Have you been hearing a drumming sound but can’t seem to find the source? Have you been noticing holes forming in your trees even though they look healthy? Chances are you have a woodpecker in the area that’s making a home close by. While they can be absolutely fascinating to watch, they can be a bit of a nuisance if they’ve chosen your area to hang out in. All a woodpecker requires is food, water, and shelter for a comfy lifestyle. It’s important to identify if it’s actually a woodpecker causing the issues, how to deter them from causing more holes in your trees, and the repairs you can do.

How to tell if it’s a woodpecker?

One of the biggest signs is seeing holes forming all over the bark of the tree. It would be about the size or slightly larger of a beak. Some species of woodpeckers create holes in a straight line where others may do it in clusters. It’s all the same outcome.

Why does a woodpecker go after trees?

There are a couple of reasons why a woodpecker is going after your tree. They may be over after the sap the tree naturally produces, trying to attract a mate, build a nest in the tree, or store food. Another reason might be because they’re going after insects that have taken up residence in your tree. If this is the case, your tree has a bigger problem than a woodpecker. While the woodpecker itself doesn’t cause a larger amount of damage to the tree, the holes it creates can invite in unwanted insects and diseases.

How To Recognize Woodpecker Damage 1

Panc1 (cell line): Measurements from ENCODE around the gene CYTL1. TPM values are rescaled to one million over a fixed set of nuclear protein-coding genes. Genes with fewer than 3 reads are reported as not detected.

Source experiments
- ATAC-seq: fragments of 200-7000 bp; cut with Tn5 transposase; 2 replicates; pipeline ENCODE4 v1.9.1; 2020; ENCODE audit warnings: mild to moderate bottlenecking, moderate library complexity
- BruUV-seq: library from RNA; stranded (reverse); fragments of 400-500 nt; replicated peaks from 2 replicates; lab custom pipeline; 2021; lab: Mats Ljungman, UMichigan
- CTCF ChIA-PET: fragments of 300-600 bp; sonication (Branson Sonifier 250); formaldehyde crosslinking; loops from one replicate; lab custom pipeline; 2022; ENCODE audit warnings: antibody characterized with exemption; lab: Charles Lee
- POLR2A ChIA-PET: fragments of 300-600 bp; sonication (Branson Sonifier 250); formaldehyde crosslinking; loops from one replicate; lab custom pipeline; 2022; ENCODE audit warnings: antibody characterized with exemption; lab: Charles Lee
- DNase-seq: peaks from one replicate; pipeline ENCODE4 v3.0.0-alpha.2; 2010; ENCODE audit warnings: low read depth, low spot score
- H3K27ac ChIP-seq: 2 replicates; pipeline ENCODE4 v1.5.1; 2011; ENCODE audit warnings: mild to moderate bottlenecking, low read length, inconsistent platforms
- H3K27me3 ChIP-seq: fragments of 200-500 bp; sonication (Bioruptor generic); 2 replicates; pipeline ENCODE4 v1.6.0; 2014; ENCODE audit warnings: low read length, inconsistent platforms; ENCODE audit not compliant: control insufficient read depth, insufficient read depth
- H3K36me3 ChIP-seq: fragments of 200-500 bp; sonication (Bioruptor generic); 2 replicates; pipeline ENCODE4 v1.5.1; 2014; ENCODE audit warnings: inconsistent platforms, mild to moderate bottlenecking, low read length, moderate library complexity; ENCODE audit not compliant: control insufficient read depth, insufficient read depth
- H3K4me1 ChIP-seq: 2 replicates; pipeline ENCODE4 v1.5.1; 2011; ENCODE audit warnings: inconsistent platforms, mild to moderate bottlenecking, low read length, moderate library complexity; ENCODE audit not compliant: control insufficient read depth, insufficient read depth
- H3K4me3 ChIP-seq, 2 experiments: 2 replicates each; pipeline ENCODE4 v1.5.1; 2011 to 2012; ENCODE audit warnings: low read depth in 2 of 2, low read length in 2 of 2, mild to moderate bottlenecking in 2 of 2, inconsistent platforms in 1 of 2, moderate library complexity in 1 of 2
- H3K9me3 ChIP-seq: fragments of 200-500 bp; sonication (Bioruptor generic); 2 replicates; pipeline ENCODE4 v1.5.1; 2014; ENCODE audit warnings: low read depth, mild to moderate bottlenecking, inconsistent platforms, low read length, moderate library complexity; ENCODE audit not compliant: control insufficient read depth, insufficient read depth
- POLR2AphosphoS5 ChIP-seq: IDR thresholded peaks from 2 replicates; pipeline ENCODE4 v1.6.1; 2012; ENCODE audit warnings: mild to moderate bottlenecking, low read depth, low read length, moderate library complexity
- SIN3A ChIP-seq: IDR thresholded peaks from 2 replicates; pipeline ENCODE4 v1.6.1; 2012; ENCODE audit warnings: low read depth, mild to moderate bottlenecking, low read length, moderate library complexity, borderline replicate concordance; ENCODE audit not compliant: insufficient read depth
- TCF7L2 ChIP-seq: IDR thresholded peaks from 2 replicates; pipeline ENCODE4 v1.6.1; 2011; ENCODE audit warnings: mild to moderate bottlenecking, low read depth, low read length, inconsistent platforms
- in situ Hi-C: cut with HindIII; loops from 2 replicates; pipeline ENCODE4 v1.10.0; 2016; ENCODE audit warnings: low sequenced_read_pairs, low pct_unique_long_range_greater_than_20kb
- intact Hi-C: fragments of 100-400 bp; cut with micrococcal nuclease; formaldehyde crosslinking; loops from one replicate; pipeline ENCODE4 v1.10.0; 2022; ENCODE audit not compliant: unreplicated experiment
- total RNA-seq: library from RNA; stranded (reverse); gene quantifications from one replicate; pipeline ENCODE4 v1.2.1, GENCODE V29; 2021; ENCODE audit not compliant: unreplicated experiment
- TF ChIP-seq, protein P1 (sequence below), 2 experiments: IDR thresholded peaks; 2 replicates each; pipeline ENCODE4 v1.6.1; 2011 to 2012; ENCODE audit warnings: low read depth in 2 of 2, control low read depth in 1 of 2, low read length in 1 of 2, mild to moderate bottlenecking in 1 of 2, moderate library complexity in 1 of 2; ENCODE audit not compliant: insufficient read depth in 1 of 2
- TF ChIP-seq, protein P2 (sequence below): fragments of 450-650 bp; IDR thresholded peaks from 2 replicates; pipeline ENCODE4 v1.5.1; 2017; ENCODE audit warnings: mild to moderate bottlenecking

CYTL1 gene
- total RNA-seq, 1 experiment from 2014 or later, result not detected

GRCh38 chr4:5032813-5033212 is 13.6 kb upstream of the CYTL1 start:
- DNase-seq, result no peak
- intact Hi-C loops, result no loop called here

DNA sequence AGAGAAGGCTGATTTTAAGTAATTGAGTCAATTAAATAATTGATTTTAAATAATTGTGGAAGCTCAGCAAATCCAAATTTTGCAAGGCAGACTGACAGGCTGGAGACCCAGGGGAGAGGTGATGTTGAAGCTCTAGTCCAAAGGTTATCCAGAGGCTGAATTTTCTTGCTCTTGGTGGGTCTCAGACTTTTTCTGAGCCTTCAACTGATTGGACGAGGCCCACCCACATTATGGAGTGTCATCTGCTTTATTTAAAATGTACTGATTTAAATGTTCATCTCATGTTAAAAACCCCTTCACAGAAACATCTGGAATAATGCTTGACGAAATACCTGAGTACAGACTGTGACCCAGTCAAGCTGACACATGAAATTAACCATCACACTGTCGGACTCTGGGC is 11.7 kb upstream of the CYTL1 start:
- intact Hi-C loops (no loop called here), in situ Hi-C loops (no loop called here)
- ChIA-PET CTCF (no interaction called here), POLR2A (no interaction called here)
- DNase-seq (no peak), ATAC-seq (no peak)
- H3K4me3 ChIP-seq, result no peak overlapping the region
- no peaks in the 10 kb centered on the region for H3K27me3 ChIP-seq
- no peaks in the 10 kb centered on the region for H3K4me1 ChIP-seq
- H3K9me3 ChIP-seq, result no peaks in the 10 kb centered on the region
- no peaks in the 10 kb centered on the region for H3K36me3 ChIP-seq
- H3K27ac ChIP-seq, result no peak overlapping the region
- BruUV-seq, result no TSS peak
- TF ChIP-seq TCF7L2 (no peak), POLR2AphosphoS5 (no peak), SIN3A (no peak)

How to prevent damage?

The first way to deter a woodpecker from getting at your trees is to protect the trees. You can use a bird netting, which is commonly used to protect fruit trees. You can also get commercial products that can be installed around the tree that is sticky on one side preventing the birds from landing on it. Another solution is to wrap the tree with a mesh or cloth so the woodpecker can’t get to the tree. Something that might be a little unconventional is to hang mirrors, old CDs, or anything else that’s reflective. The woodpecker won’t be able to tell the difference and think it’s another bird who has already taken up residence.

Can I repair the damage the woodpecker did?

It depends on how much damage the woodpecker did. In most cases when the holes are an inch or smaller, the best thing to do is to leave the damage alone and let the tree heal on its own. If you attempt to plug up any of the holes, you might accidentally trap the disease inside the tree. You can treat the tree with some fungicide, as a precaution, but basically the tree will handle the rest.

If the holes are larger than an inch, treat the area with a fungicide and then cover the holes with galvanized mesh, also known as hardware wire. Covering up the area will still allow it to breathe and get rid of any diseases it might have, but no insect will be able to get into the tree while it’s vulnerable.